Silver Screen

Text by John-Michael O’Sullivan

Photo - Man Ray 1930
Photo - Man Ray 1930

When I was little, my grandmother died, and my family spent the afternoon of the funeral in her bungalow sorting out drawers overflowing with a lifetime of personal effects.

Beneath the layers of housecoats and pill bottles were piles and piles of tiny grey photographs. Pictures of my Dad as a gangly teenager, slim and angular as a Dior model: fuzzy sepia images of a forgotten branch of the family who’d moved to America, and sent back pictures of a life spent lounging on wisteria-clad verandas and bathing in sun-sparkled water: and images that told the story of a very different Kathleen Driscoll from the one I knew - feisty, playful, and proud. Staring defiantly into the camera lens, this was the young wife who smuggled her teenage sisters-in-law out to dances, who defied the local priests when her 12-year old daughter was tempted to join the nuns, who wore flirty hats and flapper dresses, who had the latest bob and wore slender, sparkling teardrop earrings.

It was my first glimpse of the magic of monochrome: we grew up in a world of day-glo TV cartoons and radioactively-bright fizzy drinks, where my Dad’s bulky Kodak box camera recorded every freckle and 70’s fashion crime in glowing, saturated technicolor, and pictures always looked EXACTLY like real life. In greyscale, though, everything changed - light shimmered, shadows intensified, lines softened, skin glowed.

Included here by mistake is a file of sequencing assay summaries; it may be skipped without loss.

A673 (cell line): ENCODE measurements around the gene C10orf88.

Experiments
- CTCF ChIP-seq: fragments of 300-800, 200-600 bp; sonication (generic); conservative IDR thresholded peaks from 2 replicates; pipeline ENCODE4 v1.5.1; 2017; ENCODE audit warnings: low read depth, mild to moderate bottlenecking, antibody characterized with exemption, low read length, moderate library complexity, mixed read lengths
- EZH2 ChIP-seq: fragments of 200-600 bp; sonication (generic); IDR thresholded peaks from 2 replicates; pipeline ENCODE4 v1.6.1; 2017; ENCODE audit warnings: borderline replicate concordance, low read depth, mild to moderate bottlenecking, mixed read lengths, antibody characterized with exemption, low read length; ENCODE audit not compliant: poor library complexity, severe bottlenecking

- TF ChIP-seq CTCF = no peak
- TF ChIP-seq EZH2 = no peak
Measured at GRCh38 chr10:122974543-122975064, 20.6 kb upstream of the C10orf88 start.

Throughout the 20th century our most iconic images have been recorded in black and white - from Dorothea Lange’s haunting images of Depression Era immigrants to the shocking reportage of 20th century warfare, where rivers of blood turned into a murky black oil-slick.

And it’s the medium through which some of the greatest fashion images of all time have been created - think Man Ray’s sensual Surrealist metallized prints, Richard Avedon’s 50’s shot of Dovima caressing tethered elephants, Helmut Newton’s glossy fetishism or Robert Mapplethorpe’s boldly sexual bodies and still-lives. By understanding the power of abandoning colour, artists like these forged an understanding of the power the black and white image has to transform reality, to make it something utterly unlike what the human eye sees in real life.

Though the Athena-poster years led to monochrome overkill, as a million bedroom walls sprouted moody shots of Parisian lovers and topless dads, the pendulum seems to be swinging back again. Hedi Slimane’s post-Dior years have seen him produce some incredible photography in intense greys, while webzine Mykromag - shot exclusively in black and white - feels like the standard-bearer for the return of a purer aesthetic.

But it’s a picture of my grandmother the day after her wedding that I’ll always remember most, striking a pose on a windswept beach in the fur cape and heels that would have no place in the daily life of an Irish farmer’s wife. A movie star for a moment: another time, another place . . .

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